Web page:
The Housing Choice Voucher (or “Section 8”) program, administered locally by PHAs, provides very low-income families, the elderly, and persons with disability affordable, decent, and sanitary housing in the private market. Participants are free to find their own housing that meets the requirements of the program. Housing assistance is provided on behalf of the family or individual to locate the local PHA, refer to the blue pages of the local telephone directory or call HUD at (202)708-1112.

Eligibility: In general, the family’s income may not exceed 50% of the median income for the county or metropolitan area in which the family chooses to live. This is determined by the PHA based on the total annual gross income and family size and is limited to U.S. citizens and specified categories of non- citizens. The local PHA can provide information about income limits for the area and family size.


Local rental assistance may be available through the HOME Investment Partnership Program. Contact the local Community Housing and Development office by referring to the blue pages of the local telephone directory.


Public housing provides affordable, decent, and safe rental housing for eligible low- income families, the elderly, and persons with disabilities. Tenants typically pay no more than 30 percent of their monthly income for rent. Local Public Housing Authorities (PHAs) that receive funding from the federal governmentown and operate public housing complexes. For more information about public housing and to locate your local public housing authority visit or call HUD at (202)708-1112.

Eligibility: Public housing is limited to low- income families and individuals. The local PHA determines the applicant’s eligibility based on: 1) annual gross income; 2) status: elderly 62+, a person with a disability, or as a family; and, 3) U.S. citizenship or eligible immigration status. If eligible, the PHA will check references to ensure that applicant and family members will be good tenants.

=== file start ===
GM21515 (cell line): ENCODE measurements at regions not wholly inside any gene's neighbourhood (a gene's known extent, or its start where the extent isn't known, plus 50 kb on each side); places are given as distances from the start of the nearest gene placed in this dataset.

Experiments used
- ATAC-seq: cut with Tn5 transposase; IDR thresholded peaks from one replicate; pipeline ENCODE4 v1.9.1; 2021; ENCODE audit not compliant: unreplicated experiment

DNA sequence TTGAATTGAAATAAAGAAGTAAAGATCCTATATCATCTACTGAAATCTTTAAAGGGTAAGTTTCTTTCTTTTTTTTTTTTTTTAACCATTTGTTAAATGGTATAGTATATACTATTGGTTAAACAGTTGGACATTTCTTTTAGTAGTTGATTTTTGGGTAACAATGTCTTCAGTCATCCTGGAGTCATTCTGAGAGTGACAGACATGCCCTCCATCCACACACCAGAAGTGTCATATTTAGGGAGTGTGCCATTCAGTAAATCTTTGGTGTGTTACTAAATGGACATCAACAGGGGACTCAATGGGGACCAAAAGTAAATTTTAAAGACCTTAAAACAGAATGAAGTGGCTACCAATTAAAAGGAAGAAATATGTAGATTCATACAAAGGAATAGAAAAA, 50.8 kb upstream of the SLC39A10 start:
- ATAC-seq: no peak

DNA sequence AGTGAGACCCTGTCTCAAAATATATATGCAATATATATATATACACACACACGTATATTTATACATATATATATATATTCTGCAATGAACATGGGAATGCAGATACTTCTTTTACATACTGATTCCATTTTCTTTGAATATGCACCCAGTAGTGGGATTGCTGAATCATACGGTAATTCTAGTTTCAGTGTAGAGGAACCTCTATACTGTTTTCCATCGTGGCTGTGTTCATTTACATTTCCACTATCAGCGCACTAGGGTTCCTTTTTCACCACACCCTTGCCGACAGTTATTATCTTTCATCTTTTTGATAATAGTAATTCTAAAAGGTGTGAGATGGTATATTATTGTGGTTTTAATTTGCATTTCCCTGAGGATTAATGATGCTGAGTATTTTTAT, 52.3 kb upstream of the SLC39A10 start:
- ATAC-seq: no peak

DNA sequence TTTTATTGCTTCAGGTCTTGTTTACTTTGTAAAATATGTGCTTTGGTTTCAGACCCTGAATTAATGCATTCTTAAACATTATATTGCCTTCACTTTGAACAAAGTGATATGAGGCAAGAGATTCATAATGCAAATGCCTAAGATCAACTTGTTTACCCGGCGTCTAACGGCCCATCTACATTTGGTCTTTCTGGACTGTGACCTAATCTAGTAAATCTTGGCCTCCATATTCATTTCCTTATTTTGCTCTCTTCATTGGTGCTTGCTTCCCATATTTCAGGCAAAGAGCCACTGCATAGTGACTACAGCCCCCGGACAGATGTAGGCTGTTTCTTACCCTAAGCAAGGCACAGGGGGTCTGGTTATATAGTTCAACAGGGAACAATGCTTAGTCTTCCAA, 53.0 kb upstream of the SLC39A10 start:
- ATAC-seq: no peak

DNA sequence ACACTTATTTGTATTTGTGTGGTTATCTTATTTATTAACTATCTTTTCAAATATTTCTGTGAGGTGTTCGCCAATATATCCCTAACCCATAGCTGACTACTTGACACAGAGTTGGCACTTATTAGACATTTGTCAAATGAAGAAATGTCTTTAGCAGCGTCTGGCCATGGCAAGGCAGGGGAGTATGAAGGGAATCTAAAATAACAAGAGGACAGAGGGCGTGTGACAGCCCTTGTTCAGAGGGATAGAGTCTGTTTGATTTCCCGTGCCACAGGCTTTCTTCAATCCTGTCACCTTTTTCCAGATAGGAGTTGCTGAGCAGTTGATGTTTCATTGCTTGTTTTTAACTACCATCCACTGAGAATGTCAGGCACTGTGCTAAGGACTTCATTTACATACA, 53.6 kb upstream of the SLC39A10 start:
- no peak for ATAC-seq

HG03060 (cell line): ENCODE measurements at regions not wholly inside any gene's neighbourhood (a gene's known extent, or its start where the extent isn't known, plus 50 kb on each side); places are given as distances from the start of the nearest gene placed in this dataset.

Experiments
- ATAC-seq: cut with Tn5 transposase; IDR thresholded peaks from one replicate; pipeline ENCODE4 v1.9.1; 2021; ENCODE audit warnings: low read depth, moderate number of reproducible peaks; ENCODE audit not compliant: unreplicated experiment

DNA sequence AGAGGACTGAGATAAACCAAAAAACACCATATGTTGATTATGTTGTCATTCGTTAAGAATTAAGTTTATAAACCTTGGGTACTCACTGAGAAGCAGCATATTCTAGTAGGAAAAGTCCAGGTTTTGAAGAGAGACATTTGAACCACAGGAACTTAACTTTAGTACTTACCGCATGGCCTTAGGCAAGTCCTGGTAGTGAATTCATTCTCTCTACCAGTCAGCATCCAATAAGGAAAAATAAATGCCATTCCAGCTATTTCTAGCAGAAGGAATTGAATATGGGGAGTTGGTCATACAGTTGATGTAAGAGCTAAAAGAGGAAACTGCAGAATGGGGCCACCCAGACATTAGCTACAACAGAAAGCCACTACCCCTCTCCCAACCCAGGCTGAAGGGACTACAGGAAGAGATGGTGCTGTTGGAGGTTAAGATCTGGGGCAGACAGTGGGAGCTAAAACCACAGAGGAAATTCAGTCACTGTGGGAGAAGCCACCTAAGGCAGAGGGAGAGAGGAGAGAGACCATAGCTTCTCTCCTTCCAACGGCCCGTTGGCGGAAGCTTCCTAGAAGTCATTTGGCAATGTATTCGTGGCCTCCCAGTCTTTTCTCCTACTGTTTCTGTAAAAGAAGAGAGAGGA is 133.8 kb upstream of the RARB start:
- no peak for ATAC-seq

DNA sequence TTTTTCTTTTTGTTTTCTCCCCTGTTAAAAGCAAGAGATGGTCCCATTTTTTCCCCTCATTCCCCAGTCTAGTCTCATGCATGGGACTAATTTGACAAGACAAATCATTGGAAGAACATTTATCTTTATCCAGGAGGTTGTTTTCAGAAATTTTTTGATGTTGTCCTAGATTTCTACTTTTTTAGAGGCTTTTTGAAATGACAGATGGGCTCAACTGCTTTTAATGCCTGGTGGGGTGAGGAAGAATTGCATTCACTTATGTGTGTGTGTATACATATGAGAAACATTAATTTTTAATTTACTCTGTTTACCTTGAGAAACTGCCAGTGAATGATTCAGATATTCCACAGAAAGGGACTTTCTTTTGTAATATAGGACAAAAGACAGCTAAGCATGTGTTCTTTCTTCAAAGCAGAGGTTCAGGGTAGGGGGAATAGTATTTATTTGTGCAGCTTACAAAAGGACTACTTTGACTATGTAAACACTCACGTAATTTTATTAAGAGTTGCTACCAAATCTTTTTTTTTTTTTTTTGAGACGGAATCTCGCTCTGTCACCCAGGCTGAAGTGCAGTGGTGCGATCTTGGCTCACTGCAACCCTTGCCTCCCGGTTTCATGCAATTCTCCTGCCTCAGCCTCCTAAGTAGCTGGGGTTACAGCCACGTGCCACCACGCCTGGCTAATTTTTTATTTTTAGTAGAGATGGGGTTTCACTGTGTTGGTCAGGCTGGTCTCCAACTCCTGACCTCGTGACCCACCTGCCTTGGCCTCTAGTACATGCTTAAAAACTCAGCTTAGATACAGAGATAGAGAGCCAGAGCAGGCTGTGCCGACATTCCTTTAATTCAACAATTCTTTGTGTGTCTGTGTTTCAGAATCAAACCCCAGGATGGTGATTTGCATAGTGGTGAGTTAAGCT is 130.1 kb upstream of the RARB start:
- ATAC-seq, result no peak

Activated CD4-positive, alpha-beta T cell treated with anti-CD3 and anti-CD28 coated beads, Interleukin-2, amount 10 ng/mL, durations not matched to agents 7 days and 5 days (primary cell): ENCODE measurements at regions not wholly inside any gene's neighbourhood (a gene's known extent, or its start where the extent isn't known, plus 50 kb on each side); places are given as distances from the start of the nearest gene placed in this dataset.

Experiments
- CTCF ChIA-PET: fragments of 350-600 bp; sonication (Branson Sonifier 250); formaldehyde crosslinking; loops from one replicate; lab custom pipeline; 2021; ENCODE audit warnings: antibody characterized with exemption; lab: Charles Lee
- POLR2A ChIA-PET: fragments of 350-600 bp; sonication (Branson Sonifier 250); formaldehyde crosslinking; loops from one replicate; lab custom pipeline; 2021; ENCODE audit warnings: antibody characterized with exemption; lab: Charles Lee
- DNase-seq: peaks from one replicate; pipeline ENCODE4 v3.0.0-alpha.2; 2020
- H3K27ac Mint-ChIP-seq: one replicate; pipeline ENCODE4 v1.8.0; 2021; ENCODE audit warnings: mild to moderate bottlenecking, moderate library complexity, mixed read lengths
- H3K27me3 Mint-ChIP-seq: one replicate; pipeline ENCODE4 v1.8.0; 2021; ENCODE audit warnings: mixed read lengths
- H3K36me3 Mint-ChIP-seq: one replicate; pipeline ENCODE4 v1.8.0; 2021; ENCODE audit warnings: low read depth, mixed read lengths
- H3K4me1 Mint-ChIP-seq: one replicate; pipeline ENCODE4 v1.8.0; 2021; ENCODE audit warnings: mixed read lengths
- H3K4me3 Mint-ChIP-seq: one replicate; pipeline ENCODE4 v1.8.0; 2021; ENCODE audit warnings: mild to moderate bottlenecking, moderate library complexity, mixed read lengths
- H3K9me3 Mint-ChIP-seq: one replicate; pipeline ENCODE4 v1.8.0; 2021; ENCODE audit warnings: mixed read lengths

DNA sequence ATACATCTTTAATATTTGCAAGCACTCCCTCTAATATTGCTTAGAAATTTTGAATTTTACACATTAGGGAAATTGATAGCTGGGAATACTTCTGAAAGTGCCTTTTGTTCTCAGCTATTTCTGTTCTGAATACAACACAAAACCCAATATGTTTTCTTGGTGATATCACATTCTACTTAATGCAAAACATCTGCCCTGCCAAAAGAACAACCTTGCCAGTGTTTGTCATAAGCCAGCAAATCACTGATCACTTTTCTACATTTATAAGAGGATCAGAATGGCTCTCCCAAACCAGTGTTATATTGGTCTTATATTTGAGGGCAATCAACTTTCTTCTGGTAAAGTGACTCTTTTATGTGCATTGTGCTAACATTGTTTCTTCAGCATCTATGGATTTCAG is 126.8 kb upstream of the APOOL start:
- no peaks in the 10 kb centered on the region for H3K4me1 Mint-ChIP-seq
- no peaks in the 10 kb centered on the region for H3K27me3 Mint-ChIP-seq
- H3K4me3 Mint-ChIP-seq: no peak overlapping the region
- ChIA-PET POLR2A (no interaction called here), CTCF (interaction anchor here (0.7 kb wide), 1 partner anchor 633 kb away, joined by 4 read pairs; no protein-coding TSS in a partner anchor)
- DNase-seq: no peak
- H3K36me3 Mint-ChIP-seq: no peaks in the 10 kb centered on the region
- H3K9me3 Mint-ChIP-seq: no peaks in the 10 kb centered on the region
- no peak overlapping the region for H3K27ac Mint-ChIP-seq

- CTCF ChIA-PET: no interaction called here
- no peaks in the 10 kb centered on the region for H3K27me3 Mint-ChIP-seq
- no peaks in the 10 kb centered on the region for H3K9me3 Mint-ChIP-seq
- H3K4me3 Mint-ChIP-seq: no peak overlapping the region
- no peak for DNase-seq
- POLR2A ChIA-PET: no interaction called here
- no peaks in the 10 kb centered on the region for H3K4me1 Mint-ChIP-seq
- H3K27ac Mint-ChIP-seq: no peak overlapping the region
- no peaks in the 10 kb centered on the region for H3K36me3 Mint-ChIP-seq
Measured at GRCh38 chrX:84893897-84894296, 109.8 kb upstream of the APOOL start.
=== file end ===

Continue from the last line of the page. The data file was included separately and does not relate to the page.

For rural America, rent subsidies under the U.S. Department of Agriculture’s RHS Rental Assistance Program (Section 521) ensure that elderly, disabled, and low-income residents of multi-family housing complexes financed by RHS are able to afford rent payments. With the help of the Rental Assistance Program, a qualified applicant pays no more than 30 percent of his or her income for housing.

Eligibility: To determine eligibility or to apply, please contact the Rural Development State office. The closest one can be found by visiting or calling the Rural Housing Service National office at (202)720-4323.

The Section 202 Program is provided by private, nonprofit housing and service- oriented organizations that have received capital advances from the government to finance the construction and rehabilitation of structures. These structures serve as supportive housing for very low-income elderly persons. The Section 202 program provides rent subsidies for the projects to help make them affordable. Supportive services provided under the Section 202 program include meals, transportation, and accommodations for residents with disabilities. Contact the local housing authority (see above).

Eligibility: The program benefits low-income residents age 62 years or older.

U.S. Department of Health and Human Services, Administration for Community Living, Washington DC 20201
Phone: (202) 619 – 0724
Fax: (202) 357 – 3555

Sometimes our monthly income is not enough to cover all expenses. So many of us are forced to choose what daily requirements we will forego. There is help available. 

Feeling StressedSocial Isolation